A man has been jailed after he is thought to be one of the first in the country to breach a new order designed to protect victims of domestic violence.
Neil Hanson. who is suffering from cancer, was among the first in Kirklees to be handed the Domestic Violence Protection Order (DVPO).
The order came into force across the country only three months ago and is so new that magistrates do not yet have proper guidelines for dealing with offenders who breach it.
The order gives police new powers to safeguard victims in the immediate aftermath of incidents of domestic abuse.
Hanson was issued with the DVPO by Kirklees magistrates on September 11.
Police successfully applied for the civil order at the Huddersfield court.
This was following an incident at the home the 53-year-old shared with his wife Georgina at Belmont Close in Highfields.
On September 9 officers attended at the address in response to reports of domestic violence there.
Their relationship had been ‘punctuated’ with similar incidents, the court heard.
Mrs Hanson seemed to have injuries and reportedly told a neighbour that she had been assaulted.
Hanson was arrested and released without charge.
However, police attended court and successfully applied for the DVPO.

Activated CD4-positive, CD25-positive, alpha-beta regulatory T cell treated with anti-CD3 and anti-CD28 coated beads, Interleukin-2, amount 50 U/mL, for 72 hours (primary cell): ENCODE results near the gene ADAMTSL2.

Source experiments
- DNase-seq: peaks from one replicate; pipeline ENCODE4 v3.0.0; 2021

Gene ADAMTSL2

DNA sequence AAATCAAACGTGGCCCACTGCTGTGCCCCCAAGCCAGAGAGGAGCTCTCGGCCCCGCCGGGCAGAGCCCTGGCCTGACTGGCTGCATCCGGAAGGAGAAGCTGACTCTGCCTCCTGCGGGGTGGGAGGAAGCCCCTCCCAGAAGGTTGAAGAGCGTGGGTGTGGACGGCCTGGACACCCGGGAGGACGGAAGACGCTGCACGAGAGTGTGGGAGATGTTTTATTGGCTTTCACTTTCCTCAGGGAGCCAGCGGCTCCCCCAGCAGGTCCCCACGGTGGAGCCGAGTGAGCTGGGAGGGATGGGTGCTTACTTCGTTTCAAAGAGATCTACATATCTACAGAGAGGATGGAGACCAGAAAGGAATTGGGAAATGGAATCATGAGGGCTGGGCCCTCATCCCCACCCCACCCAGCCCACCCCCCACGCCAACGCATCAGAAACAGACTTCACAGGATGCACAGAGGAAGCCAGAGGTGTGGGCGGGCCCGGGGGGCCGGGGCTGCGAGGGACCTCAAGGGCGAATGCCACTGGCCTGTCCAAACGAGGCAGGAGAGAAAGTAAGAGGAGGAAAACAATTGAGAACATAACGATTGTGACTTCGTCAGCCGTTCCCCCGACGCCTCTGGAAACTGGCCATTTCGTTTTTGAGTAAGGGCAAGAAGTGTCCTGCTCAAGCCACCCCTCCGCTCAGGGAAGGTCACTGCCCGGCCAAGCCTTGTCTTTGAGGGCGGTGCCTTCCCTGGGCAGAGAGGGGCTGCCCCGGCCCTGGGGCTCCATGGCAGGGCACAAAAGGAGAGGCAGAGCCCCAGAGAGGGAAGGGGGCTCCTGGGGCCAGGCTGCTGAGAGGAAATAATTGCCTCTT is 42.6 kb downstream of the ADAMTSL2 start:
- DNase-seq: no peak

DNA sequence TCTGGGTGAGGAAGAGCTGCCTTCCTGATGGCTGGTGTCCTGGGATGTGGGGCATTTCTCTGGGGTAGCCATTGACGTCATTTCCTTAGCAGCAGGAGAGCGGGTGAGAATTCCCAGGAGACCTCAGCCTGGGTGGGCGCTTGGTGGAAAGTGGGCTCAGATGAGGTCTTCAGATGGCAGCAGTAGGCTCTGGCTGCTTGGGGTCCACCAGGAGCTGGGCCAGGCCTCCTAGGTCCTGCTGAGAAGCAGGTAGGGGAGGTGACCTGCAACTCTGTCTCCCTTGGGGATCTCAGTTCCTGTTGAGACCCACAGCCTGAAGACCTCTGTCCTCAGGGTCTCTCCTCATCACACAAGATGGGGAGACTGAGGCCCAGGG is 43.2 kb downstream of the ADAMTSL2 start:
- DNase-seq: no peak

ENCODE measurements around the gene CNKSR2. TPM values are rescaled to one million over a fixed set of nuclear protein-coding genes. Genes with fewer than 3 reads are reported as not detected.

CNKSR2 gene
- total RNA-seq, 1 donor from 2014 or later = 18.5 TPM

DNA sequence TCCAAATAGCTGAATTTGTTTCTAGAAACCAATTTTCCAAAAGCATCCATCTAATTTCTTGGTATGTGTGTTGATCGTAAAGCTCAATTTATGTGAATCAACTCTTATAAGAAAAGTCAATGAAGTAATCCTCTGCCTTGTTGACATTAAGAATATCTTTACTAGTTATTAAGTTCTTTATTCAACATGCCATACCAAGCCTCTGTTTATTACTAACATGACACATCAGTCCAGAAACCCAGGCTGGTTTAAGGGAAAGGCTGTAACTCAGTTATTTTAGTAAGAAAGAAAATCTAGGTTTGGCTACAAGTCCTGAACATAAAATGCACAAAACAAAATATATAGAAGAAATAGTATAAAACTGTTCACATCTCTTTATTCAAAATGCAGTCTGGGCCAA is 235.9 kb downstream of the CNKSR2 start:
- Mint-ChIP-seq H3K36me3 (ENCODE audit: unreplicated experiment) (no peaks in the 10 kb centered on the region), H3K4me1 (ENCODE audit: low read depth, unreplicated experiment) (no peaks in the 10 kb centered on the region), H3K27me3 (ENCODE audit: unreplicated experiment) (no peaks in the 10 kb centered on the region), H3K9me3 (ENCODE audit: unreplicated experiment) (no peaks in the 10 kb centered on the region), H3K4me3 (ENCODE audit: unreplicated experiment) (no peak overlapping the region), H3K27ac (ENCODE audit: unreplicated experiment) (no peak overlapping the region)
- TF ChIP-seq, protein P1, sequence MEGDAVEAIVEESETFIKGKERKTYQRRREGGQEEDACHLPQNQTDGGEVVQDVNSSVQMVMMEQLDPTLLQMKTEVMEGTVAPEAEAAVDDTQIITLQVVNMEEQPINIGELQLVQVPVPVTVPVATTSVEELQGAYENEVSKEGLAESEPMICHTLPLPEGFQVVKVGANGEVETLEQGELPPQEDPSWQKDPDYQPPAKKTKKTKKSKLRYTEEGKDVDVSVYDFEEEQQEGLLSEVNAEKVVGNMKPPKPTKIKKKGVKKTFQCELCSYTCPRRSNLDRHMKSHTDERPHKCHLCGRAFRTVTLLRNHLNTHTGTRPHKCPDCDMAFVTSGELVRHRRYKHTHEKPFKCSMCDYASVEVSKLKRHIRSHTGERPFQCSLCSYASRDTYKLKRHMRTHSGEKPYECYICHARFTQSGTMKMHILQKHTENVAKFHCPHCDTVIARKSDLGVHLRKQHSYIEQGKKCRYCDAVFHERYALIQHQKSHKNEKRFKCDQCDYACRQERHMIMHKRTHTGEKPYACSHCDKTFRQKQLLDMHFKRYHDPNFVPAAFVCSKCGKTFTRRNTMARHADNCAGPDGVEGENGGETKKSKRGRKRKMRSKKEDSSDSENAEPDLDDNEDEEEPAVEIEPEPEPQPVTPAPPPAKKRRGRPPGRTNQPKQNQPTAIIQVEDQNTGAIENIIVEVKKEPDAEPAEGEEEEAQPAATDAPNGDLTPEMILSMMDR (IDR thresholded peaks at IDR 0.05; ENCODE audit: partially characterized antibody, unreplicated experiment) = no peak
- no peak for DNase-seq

Hanson’s solicitor, Neil Murphy, told magistrates: “Police felt this was a case that warranted this interim measure designed to protect those who can’t protect themselves.
“These orders are useful where there’s instances of domestic violence and the victim has time to avail themselves of help of the various agencies.”
The order lasts for 28 days and bans Hanson from going to his home, evicting his wife from that address or molesting her.
This time is meant to allow the victim a level of breathing space to consider their options and get the necessary help and support from the relevant agencies.
But Hanson, currently of no fixed address, went to his home just six days after the order was made.
Police found him there watching TV and he was arrested for breaching the order.
An officer told the court she had concerns that the start of the work that partner agencies had begun with Mrs Hanson may be disrupted following the incident.
Mr Murphy told magistrates: “There’s no case law in relation to how you can deal with this.
“The order is designed as an interim measure and is not a conviction.
“His partner was unwell and he decided to go round – there’s no evidence of any intimidation or threats.”
Mr Murphy added that his client, who has pancreatic cancer, is currently homeless and has been sleeping on park benches.
When sentencing Hanson, magistrates were referred to a breach of a non-molestation order before it became a criminal offence as guidance.
They jailed Hanson for two weeks.
Because the case is a civil matter he will serve the whole term.